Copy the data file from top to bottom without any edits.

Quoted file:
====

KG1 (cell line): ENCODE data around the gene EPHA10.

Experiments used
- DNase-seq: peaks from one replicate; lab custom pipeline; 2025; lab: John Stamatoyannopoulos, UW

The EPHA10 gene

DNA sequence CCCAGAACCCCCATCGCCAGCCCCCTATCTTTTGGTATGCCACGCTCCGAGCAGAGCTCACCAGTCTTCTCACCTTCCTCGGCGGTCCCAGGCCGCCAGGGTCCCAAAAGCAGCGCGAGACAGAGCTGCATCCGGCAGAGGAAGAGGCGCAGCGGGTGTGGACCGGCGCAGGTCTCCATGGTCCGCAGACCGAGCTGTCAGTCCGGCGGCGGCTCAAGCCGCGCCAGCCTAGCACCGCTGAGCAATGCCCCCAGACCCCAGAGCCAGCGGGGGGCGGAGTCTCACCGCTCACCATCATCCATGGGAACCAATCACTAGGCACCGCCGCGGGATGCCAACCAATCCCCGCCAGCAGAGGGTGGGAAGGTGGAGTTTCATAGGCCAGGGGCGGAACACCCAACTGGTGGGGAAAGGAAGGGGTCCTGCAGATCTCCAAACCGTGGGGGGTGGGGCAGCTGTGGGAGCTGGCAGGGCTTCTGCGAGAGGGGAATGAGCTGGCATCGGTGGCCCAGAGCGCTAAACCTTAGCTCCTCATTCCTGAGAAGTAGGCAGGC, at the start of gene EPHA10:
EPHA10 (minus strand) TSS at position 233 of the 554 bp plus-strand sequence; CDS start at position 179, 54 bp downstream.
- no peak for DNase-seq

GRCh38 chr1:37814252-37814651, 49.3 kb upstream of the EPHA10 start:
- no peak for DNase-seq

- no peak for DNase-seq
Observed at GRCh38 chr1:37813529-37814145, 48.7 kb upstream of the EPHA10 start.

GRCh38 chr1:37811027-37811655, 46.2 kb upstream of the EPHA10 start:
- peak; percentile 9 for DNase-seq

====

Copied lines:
KG1 (cell line): ENCODE data around the gene EPHA10.

Experiments used
- DNase-seq: peaks from one replicate; lab custom pipeline; 2025; lab: John Stamatoyannopoulos, UW

The EPHA10 gene

DNA sequence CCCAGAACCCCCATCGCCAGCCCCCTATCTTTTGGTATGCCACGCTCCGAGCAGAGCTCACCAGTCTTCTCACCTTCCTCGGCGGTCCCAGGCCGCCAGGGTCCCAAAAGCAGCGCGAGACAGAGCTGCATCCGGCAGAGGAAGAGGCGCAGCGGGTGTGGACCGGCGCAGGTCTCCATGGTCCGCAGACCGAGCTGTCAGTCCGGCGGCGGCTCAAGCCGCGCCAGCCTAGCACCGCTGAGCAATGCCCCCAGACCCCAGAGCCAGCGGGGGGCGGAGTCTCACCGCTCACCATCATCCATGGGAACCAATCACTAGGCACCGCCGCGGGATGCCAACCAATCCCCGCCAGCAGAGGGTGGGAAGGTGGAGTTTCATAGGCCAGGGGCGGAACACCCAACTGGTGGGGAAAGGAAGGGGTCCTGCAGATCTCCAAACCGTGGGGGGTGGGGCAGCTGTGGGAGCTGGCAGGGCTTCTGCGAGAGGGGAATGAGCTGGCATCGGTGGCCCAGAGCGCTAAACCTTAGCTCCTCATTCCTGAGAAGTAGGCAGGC, at the start of gene EPHA10:
EPHA10 (minus strand) TSS at position 233 of the 554 bp plus-strand sequence; CDS start at position 179, 54 bp downstream.
- no peak for DNase-seq

GRCh38 chr1:37814252-37814651, 49.3 kb upstream of the EPHA10 start:
- no peak for DNase-seq

- no peak for DNase-seq
Observed at GRCh38 chr1:37813529-37814145, 48.7 kb upstream of the EPHA10 start.

GRCh38 chr1:37811027-37811655, 46.2 kb upstream of the EPHA10 start:
- peak; percentile 9 for DNase-seq